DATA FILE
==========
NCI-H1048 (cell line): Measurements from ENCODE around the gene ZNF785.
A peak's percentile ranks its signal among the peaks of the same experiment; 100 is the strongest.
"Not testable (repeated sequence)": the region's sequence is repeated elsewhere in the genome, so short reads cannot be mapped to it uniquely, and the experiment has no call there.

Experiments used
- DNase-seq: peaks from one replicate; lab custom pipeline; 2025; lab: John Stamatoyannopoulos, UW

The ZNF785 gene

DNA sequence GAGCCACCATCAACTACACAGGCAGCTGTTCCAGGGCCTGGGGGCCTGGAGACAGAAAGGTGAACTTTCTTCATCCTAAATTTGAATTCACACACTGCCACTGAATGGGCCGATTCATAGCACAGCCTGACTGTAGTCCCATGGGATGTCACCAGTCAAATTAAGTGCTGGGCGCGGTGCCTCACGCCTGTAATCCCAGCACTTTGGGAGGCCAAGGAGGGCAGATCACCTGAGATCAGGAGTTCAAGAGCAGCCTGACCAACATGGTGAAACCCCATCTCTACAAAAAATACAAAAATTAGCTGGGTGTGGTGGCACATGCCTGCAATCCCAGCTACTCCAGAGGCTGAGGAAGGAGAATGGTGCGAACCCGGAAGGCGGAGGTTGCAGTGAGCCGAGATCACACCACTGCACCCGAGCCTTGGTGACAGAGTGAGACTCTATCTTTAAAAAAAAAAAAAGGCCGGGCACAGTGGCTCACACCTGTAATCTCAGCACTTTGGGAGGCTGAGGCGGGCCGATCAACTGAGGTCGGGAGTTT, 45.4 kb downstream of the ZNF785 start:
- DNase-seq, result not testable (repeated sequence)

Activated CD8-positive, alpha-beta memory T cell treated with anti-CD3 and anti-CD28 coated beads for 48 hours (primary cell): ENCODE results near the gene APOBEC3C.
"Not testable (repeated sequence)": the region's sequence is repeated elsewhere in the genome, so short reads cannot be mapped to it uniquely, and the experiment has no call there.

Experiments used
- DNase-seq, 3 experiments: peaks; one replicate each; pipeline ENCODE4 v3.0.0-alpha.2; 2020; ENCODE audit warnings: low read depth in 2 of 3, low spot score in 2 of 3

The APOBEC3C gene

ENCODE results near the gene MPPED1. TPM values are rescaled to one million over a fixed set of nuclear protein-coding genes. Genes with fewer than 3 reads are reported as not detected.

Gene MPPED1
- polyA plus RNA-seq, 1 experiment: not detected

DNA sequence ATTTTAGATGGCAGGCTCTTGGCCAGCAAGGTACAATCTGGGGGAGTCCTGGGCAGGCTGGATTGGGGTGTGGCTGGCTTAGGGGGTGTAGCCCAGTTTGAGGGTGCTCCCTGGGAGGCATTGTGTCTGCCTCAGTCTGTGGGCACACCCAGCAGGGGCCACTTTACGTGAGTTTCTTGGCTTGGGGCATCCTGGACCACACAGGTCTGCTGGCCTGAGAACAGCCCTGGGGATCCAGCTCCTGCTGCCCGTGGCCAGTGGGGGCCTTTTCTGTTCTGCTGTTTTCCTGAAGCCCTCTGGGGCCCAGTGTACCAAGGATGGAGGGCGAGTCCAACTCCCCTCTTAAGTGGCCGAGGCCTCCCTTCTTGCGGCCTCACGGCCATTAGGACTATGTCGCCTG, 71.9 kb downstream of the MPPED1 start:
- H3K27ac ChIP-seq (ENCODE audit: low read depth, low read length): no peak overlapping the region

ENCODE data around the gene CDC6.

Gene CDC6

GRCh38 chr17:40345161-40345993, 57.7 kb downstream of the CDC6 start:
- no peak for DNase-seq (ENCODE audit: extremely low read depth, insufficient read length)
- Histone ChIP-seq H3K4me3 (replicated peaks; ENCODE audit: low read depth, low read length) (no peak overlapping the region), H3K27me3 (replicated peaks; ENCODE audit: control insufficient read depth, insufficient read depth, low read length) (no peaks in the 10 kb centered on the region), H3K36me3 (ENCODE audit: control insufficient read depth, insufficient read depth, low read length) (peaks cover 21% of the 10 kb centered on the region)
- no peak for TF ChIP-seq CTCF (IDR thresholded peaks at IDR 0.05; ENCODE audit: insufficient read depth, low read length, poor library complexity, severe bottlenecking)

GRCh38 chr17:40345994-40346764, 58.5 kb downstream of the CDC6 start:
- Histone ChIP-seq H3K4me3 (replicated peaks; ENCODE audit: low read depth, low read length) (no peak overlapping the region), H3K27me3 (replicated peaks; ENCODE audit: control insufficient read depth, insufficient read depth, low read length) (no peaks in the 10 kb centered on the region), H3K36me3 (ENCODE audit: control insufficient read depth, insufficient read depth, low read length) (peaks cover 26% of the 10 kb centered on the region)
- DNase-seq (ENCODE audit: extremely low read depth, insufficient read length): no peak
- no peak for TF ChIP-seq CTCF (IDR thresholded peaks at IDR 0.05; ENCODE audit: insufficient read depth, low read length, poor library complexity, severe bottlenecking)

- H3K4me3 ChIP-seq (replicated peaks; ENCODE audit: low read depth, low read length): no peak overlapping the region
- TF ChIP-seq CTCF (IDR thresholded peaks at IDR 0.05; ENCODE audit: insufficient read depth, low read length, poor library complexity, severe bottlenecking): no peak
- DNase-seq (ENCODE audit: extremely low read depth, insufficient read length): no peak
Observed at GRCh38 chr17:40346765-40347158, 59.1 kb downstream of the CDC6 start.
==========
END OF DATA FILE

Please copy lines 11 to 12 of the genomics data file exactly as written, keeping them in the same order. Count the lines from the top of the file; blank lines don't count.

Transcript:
Experiments used
- DNase-seq, 3 experiments: peaks; one replicate each; pipeline ENCODE4 v3.0.0-alpha.2; 2020; ENCODE audit warnings: low read depth in 2 of 3, low spot score in 2 of 3